What it says: You have a voice, a strong one, and an equally strong following. You will not be seen hobnobbing with the big bad wolves. You like to stay away, a lion in his own space. You also tend to be Leftist and anti-corporate.

Multitask maverick

Your first window: Facebook, Twitter, email, weather, you open them all together.

You need to do it all. You open all the windows in your browser—your email client, social networking sites, blogs, news sites—together and then toggle between windows, commenting, answering and reading.

What it says: You are a multitasker and technology, especially the online medium, is a boon for you. You like to do everything together, fast and furious.

Read the complete story here.

Reinvent your virtual life

The World Wide Web is a fast-changing, fast-moving space. Forget plain old email, Twitter and Facebook; now your online life is also shaped by the kind of apps you use (or don’t use). If you’re not in touch with what’s the latest in the world of app stores and on the Net, you will soon be left behind. We bring updates on some of the current trends in the online world.

Tag yourself geographically

Why you should: Status messages about what’s on your mind and what’s new are so last year. The burning question for social networking this year is where all you have been and where you are right now. Check-in or location-based apps are the latest way to interact with your connections—friends, family, colleagues—by telling them about your favourite places and where you are now in the city or outside it. If you think it’s a brag through a bot, especially if you are the jet-setting type, you’re probably right. It’s a fun one though.

How it works: The technology at the heart of these apps is called geolocation, which uses your GPS-enabled smartphone to locate your physical being. From there on, depending on the app you use and your preferences, these apps find out the nearby restaurants or hang-outs your online friends have been to and recommended, or the interesting people you might want to meet. They remotely check you in at clubs, bars and restaurants in live time and automatically share every place you have been to on your social networks such as Twitter and Facebook. You can do virtual check-ins at bars, restaurants, cafés, parks, offices, and pretty much any place else. There are around 6,000 apps to choose from in the market today, with the popular ones being Foursquare, Gowalla, BrightKite and Facebook Places. Of course, you do need to remember to turn off the app in case you’re not where your boss or spouse think you are.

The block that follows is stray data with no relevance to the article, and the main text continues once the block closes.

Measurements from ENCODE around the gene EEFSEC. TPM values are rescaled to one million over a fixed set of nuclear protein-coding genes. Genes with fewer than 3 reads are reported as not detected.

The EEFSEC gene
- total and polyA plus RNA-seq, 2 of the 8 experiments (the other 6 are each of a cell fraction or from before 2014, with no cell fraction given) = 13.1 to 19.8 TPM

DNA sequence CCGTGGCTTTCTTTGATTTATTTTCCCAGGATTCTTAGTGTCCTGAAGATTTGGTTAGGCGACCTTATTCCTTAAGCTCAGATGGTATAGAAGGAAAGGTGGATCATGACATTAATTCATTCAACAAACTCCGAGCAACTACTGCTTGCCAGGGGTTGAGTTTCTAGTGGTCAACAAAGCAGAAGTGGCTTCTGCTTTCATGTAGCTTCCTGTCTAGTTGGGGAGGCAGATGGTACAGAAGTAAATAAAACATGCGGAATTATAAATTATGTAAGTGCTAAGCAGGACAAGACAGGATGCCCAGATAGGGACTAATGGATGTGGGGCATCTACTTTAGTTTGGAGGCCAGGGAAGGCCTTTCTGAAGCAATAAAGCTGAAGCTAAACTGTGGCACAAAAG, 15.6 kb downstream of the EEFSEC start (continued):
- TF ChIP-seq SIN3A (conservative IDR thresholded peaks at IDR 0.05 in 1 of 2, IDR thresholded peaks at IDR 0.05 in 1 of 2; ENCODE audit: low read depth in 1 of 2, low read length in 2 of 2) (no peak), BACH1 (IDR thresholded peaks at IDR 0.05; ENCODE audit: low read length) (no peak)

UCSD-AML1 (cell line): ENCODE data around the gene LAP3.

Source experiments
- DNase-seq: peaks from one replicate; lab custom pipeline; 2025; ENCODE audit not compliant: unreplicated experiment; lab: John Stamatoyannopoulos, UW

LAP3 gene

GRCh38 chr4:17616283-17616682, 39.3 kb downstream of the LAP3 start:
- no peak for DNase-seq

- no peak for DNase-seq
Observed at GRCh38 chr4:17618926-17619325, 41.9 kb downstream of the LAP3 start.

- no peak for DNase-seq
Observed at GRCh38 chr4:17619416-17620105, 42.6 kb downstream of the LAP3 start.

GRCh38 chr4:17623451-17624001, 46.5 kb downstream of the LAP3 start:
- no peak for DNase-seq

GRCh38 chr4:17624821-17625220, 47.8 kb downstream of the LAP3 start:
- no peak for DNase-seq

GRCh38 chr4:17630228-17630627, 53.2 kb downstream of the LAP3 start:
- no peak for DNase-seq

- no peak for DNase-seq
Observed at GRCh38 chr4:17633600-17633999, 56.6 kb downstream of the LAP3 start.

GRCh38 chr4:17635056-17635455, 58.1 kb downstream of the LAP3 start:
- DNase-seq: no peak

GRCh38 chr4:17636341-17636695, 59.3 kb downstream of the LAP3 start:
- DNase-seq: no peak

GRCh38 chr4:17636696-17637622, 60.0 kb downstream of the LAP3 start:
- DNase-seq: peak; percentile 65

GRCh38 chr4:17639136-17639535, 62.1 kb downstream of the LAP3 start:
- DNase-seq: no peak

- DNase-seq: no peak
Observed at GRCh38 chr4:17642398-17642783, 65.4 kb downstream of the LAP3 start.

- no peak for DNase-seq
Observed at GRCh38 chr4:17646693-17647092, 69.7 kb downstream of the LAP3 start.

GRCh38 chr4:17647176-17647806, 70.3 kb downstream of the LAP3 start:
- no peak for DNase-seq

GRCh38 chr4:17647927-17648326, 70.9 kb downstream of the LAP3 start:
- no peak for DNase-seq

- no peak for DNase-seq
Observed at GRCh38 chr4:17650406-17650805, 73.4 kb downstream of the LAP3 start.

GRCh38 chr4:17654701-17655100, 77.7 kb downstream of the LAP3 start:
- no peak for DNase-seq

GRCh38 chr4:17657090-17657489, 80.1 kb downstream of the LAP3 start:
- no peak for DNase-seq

What you pay: Zilch. Most of these applications are free. In fact, frequent a place enough and you might even get some freebies from them as a thanks. Foursquare, for example, has a massive list of places all over the world that offer special discounts and free drinks to regulars or to anyone who has registered a certain number of check-ins at their site.

To read the complete story please click here.

Unshackle the idiot box

The latest gadget in your home to open up to apps is the oldest one. Your television set is all set to get more interactive and smarter with Internet connectivity and browsable apps. Shweta Taneja

Google TV, for instance, allows you to browse the Internet, search videos and, yes, download apps via the comfort of your remote control. A lot of brands, in fact, offer Internet integration with TV. Sony has introduced its Internet Bravia’s Internet Video application in its high-end NX and EX series, Samsung offers Internet@TV in the latest LED 7000 and 8000 series, while Panasonic offers Internet integration in its TV with Viera Cast technology. Since the technology is relatively new, be prepared for hiccups.